To: Fayette R-III School District, Superintendent Jill Wiseman and Board of Education: Gary Gose, President, Matt Hudson, Vice President, Larry Anderson, Shauna Young, John Stroupe, Amber Overfelt, Skip Vandelicht

I do not envy you in your daunting task of trying to recover vital lost in-person education time during this coronavirus pandemic shutdown. I hear from educators, being interviewed in public media, that many students will be traumatized to varying degrees by the loss of physical interaction with teachers, and school staff, and other students, especially those living in more dysfunctional homes and homes with financial and food insecurities.

When back in session, schools will need to provide enhanced educational opportunities to make up some of this critical lost in-person time in the educational life of a developing student. The framework of the five-day (not the four-day) school week will be necessary to best address the extra challenges.

You all have heard repeatedly about the negative physical, economic, social development and academic achievement impact that the four-day school week has on students, their families, and the community. I learned from a Boonville real estate broker that my property value will go down. Families do not want to move to a community with the image of a failing school district.

The pandemic shutdown is causing much reflection about how our capitalist-based system has failed us in our pursuit of happiness, good health, economic security, and having quality, well-funded education.

People are not consciously aware that, for 400 years, public education has not been based on capitalism, but is actually one the number of “democratic socialism” institutions in our democracy. Former presidential candidate Bernie Sanders and the Green Party have thrust this approach to organizing parts of society into the political spotlight.

What this means in mechanical terms is that every resident of a school district who owns real or personal property, is “voluntarily” required to pay a proportional share or tax on private property, and that pooled money becomes a public trust out of which the costs of education are paid. School boards and district administrators are responsible for carrying out the charge of equal education for all children, without reservations or prerequisites. Other public trust money comes from the state and federal governments from other methods of taxation of private wealth.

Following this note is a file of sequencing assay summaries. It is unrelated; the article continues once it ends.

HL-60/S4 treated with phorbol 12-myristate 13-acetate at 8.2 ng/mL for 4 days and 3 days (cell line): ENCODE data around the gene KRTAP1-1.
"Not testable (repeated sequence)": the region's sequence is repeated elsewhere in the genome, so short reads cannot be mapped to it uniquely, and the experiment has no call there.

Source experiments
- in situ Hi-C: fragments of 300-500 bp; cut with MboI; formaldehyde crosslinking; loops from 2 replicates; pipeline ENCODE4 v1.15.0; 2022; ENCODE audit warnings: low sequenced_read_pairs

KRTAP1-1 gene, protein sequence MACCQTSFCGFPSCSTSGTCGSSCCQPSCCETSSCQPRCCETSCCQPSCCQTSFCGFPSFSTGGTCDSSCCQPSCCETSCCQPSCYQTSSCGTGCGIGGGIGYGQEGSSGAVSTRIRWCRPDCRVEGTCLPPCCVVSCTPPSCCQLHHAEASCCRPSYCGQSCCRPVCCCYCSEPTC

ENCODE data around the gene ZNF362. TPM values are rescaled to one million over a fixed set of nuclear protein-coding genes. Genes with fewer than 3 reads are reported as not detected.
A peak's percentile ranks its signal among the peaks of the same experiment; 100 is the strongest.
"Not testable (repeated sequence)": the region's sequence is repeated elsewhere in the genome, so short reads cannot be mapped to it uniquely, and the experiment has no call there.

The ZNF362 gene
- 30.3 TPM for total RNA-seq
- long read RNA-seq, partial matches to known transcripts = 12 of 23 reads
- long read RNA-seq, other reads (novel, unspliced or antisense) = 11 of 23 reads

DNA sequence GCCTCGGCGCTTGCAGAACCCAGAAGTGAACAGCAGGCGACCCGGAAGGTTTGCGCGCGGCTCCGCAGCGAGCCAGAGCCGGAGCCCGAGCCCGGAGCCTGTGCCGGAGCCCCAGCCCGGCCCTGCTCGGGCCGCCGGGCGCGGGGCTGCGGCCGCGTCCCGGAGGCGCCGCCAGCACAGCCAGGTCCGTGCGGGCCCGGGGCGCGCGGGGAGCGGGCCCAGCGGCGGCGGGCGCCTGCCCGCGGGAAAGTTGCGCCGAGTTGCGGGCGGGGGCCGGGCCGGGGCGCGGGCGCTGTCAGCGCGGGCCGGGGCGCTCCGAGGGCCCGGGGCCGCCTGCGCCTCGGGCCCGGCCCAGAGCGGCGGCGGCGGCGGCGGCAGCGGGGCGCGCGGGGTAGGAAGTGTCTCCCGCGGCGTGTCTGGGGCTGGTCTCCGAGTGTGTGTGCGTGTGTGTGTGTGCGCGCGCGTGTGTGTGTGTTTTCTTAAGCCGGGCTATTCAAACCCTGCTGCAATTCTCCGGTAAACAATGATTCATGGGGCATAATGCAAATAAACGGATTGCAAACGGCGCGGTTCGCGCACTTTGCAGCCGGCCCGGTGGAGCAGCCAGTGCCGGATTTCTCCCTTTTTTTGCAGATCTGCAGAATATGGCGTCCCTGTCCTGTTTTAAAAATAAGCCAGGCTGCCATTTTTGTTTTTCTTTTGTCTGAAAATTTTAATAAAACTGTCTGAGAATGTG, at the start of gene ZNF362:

Unlike the survival of the fittest definition of capitalism, in public education, everyone is included on an equal access basis, and no child is left out, rejected or disqualified for any reason, and teachers and school workers are paid according to their worth to society.

Unfortunately, the capitalist mental orientation tries to creep into a democratic socialist school system and siphon off public funds for private, profit-driven education structures. Examples of this are charter schools and private schools where some disadvantaged students get left out or are pushed aside, and teachers are paid according to capitalist rules. Even now, capitalist tech companies are making money off the need for computer access by students to study from home.

The capitalist mentality has intruded into the Fayette R-III district with the outsourcing of janitorial and food services, where people lost their jobs or took pay cuts and public money went into the pockets of profit-driven companies who pay workers as little as they can get away with to enhance profits.

On the positive side, restoration of busing to the city of Fayette for the students, an unprofitable decision in capitalism, is the defining work of democratic socialism.

The four-day school week structure, too, violates the democratic socialist school system by using a capitalist mindset to force students and families and staff and the community, through deception about the negative consequences, to sacrifice their quality of life and the very academic performance of students so that teachers can make a perceived salary profit because of fewer in-classroom hours per week (the annual salary is the same). There are many capitalist-style losers in this calendar, especially the children.

Now is the opportunity to take the measures we have control over to do our part to restore democratic socialism programs tarnished by unrestrained capitalism. This means restoring the five-day school week calendar under the historic democratic socialism banner and pressing for "valve" funding of education.

I wish you all well and best of luck in the monumental task of educating children in this time of crisis.

Paul Lehmann is an educator and tax supporter of the Fayette R-III public school district.